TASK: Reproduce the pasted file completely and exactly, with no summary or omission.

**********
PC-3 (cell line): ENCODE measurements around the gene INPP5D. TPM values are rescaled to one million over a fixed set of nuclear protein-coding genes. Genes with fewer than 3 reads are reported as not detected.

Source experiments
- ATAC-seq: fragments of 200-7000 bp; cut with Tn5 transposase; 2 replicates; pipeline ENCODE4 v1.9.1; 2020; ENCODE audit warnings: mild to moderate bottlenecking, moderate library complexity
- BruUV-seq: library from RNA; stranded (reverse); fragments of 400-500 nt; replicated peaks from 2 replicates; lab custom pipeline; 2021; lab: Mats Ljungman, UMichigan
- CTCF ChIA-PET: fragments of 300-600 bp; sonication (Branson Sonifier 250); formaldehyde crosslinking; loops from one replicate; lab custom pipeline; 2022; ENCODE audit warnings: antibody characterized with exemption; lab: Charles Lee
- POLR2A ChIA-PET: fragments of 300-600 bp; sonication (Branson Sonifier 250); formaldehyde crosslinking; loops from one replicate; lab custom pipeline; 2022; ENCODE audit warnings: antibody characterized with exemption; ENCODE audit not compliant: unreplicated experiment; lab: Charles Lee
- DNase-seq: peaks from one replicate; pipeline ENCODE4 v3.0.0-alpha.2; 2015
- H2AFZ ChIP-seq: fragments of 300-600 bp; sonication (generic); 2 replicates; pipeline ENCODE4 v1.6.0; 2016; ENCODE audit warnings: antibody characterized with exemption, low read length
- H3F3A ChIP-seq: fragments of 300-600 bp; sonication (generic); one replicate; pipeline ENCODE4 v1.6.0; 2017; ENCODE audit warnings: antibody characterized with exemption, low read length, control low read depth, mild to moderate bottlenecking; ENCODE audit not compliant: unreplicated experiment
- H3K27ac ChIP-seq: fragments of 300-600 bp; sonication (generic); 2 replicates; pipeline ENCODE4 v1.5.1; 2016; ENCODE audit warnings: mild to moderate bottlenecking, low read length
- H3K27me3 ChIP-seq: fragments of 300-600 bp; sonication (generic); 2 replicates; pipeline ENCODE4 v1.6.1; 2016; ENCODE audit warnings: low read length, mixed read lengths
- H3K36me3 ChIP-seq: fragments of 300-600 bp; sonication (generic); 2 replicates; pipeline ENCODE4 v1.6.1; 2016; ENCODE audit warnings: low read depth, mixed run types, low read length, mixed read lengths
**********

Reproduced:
PC-3 (cell line): ENCODE measurements around the gene INPP5D. TPM values are rescaled to one million over a fixed set of nuclear protein-coding genes. Genes with fewer than 3 reads are reported as not detected.

Source experiments
- ATAC-seq: fragments of 200-7000 bp; cut with Tn5 transposase; 2 replicates; pipeline ENCODE4 v1.9.1; 2020; ENCODE audit warnings: mild to moderate bottlenecking, moderate library complexity
- BruUV-seq: library from RNA; stranded (reverse); fragments of 400-500 nt; replicated peaks from 2 replicates; lab custom pipeline; 2021; lab: Mats Ljungman, UMichigan
- CTCF ChIA-PET: fragments of 300-600 bp; sonication (Branson Sonifier 250); formaldehyde crosslinking; loops from one replicate; lab custom pipeline; 2022; ENCODE audit warnings: antibody characterized with exemption; lab: Charles Lee
- POLR2A ChIA-PET: fragments of 300-600 bp; sonication (Branson Sonifier 250); formaldehyde crosslinking; loops from one replicate; lab custom pipeline; 2022; ENCODE audit warnings: antibody characterized with exemption; ENCODE audit not compliant: unreplicated experiment; lab: Charles Lee
- DNase-seq: peaks from one replicate; pipeline ENCODE4 v3.0.0-alpha.2; 2015
- H2AFZ ChIP-seq: fragments of 300-600 bp; sonication (generic); 2 replicates; pipeline ENCODE4 v1.6.0; 2016; ENCODE audit warnings: antibody characterized with exemption, low read length
- H3F3A ChIP-seq: fragments of 300-600 bp; sonication (generic); one replicate; pipeline ENCODE4 v1.6.0; 2017; ENCODE audit warnings: antibody characterized with exemption, low read length, control low read depth, mild to moderate bottlenecking; ENCODE audit not compliant: unreplicated experiment
- H3K27ac ChIP-seq: fragments of 300-600 bp; sonication (generic); 2 replicates; pipeline ENCODE4 v1.5.1; 2016; ENCODE audit warnings: mild to moderate bottlenecking, low read length
- H3K27me3 ChIP-seq: fragments of 300-600 bp; sonication (generic); 2 replicates; pipeline ENCODE4 v1.6.1; 2016; ENCODE audit warnings: low read length, mixed read lengths
- H3K36me3 ChIP-seq: fragments of 300-600 bp; sonication (generic); 2 replicates; pipeline ENCODE4 v1.6.1; 2016; ENCODE audit warnings: low read depth, mixed run types, low read length, mixed read lengths